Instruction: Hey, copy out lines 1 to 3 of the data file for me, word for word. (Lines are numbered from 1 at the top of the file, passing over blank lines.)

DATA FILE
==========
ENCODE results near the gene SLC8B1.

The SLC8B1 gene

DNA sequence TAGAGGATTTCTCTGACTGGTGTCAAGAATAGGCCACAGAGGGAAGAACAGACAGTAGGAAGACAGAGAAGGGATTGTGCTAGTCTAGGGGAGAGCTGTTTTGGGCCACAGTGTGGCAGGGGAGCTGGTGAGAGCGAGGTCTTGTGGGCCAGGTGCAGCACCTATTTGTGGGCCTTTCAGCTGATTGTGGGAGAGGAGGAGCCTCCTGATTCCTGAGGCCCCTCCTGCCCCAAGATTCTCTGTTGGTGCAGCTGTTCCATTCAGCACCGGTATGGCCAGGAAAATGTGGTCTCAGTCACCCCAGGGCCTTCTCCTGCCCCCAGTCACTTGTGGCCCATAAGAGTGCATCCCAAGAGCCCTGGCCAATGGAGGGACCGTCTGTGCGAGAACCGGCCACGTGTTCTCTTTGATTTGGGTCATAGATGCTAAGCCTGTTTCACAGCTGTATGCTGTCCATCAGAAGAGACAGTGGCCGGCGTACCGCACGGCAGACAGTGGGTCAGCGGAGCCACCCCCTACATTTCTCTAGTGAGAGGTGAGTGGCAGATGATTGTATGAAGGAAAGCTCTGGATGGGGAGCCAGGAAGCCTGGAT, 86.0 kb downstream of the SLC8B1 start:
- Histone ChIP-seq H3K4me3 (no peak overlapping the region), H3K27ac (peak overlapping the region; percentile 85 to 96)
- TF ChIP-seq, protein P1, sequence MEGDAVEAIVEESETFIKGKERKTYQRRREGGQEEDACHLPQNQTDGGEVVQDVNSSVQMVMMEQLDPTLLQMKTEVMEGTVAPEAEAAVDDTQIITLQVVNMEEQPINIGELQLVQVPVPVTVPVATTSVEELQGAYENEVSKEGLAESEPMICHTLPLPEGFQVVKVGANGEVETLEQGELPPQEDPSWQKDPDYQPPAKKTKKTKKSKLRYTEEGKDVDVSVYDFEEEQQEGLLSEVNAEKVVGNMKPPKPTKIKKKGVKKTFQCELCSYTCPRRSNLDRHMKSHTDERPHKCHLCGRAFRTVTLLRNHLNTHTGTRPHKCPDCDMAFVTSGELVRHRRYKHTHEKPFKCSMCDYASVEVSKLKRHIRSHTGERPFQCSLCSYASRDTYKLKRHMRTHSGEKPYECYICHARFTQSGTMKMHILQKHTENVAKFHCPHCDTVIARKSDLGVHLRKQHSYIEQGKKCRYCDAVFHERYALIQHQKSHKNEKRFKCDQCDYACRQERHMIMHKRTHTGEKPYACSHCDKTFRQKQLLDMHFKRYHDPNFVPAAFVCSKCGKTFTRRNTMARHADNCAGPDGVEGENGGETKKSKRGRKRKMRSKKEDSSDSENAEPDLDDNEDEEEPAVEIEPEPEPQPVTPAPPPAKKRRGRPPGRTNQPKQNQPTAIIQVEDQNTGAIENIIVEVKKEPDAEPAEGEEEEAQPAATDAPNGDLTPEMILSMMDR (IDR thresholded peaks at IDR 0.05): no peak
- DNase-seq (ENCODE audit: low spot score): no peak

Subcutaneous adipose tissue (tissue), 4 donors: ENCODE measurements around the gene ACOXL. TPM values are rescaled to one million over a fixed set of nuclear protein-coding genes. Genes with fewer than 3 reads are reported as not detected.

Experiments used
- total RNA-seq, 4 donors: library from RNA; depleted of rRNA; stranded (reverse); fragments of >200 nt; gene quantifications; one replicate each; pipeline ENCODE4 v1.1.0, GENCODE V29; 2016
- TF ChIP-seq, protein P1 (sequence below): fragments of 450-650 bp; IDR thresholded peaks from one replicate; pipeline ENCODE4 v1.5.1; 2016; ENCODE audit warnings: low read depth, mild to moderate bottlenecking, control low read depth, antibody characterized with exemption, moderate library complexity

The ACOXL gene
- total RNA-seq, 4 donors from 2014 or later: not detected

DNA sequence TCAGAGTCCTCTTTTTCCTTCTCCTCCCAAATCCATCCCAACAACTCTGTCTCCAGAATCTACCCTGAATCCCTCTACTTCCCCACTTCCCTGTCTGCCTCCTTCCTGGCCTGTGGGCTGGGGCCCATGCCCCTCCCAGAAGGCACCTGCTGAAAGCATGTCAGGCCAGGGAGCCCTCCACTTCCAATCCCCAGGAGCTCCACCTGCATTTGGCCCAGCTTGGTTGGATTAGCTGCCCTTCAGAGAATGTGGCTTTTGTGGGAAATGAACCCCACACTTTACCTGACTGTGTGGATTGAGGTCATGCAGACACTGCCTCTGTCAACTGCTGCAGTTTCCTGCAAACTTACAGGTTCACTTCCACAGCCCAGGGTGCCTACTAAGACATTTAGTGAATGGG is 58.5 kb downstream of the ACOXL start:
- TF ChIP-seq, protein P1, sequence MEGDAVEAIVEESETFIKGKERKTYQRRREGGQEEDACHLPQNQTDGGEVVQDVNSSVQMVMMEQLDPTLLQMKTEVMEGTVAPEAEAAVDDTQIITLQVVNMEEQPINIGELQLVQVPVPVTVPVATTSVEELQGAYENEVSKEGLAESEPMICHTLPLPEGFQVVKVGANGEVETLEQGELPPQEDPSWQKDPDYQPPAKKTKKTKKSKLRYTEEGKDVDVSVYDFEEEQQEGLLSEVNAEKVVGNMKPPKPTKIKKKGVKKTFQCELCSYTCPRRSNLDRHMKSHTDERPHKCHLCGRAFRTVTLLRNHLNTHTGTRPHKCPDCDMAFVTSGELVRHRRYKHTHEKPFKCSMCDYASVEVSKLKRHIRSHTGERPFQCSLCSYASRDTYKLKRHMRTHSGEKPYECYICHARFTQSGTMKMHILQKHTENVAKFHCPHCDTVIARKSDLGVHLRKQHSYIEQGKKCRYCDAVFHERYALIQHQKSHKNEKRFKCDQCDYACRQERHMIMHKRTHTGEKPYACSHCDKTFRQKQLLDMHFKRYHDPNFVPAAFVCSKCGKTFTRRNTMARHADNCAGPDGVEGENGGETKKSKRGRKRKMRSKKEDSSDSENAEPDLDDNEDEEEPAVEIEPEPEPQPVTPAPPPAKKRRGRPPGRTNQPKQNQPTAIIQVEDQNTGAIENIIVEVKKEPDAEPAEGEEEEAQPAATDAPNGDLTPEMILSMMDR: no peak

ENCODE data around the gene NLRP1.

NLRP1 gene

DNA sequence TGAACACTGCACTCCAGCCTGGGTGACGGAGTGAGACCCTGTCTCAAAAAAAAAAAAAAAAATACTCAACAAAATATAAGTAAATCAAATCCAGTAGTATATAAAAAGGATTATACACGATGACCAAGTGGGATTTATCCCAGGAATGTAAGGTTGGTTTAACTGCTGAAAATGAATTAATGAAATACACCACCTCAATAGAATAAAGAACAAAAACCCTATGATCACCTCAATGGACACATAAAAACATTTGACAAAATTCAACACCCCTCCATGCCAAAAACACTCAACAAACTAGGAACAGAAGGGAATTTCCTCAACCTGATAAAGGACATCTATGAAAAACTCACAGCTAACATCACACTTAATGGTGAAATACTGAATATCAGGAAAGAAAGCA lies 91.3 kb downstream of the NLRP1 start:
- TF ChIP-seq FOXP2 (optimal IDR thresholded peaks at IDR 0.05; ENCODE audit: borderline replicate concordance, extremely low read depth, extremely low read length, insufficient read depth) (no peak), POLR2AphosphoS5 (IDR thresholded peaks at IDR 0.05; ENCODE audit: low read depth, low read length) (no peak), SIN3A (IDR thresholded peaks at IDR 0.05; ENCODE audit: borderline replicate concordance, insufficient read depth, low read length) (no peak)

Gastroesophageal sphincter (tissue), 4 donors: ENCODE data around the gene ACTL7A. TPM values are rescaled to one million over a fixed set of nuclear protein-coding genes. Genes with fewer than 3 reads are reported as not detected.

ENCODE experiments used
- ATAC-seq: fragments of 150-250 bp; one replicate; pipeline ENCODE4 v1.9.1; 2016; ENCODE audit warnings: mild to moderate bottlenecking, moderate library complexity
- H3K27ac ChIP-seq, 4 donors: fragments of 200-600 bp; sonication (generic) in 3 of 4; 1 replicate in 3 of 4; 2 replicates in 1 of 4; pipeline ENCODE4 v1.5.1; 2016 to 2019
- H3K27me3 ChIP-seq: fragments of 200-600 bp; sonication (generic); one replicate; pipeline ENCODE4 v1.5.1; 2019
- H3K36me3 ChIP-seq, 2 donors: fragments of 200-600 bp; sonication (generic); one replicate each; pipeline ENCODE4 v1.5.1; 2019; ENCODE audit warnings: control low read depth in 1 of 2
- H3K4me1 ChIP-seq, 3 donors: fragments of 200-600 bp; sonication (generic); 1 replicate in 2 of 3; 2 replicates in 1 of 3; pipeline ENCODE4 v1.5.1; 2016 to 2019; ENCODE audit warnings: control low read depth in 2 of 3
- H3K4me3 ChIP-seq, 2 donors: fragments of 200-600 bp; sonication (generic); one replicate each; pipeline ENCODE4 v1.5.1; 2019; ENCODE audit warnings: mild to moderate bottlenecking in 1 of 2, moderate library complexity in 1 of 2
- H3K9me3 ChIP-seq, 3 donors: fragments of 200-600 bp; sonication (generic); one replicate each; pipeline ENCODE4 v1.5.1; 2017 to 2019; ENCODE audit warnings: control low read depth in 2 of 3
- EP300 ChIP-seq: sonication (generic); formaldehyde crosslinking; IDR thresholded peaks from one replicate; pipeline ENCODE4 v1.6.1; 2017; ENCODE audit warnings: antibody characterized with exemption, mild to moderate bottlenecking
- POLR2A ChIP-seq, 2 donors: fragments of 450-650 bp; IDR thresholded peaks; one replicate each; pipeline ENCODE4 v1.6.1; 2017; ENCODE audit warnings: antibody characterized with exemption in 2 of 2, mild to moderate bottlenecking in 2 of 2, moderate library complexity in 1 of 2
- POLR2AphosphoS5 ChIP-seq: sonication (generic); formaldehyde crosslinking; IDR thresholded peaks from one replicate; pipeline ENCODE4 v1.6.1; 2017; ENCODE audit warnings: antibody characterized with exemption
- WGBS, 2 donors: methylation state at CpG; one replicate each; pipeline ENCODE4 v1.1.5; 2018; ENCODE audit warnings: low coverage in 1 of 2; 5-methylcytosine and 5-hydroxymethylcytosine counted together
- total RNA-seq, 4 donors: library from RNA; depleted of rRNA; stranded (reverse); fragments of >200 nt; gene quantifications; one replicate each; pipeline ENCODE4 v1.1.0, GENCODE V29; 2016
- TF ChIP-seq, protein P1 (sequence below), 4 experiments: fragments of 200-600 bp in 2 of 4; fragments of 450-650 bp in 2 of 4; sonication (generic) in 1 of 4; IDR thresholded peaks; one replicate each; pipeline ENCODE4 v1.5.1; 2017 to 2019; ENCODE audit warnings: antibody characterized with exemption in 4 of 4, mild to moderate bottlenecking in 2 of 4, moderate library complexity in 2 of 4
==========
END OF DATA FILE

ENCODE results near the gene SLC8B1.

The SLC8B1 gene

DNA sequence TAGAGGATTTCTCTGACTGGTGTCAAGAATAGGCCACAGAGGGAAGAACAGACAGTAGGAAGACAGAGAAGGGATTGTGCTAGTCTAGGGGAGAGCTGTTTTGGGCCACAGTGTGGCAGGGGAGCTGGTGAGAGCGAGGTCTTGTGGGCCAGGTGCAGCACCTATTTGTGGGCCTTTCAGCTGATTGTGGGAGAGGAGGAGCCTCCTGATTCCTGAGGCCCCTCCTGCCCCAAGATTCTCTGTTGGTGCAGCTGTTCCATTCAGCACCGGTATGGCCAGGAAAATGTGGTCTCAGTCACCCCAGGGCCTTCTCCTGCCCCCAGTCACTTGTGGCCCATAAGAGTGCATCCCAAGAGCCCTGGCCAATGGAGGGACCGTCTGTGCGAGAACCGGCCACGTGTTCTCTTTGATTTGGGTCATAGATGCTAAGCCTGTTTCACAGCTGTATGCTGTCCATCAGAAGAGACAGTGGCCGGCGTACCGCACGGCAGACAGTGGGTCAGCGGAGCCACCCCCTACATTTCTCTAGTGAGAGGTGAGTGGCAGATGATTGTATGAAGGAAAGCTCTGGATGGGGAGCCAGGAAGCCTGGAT, 86.0 kb downstream of the SLC8B1 start: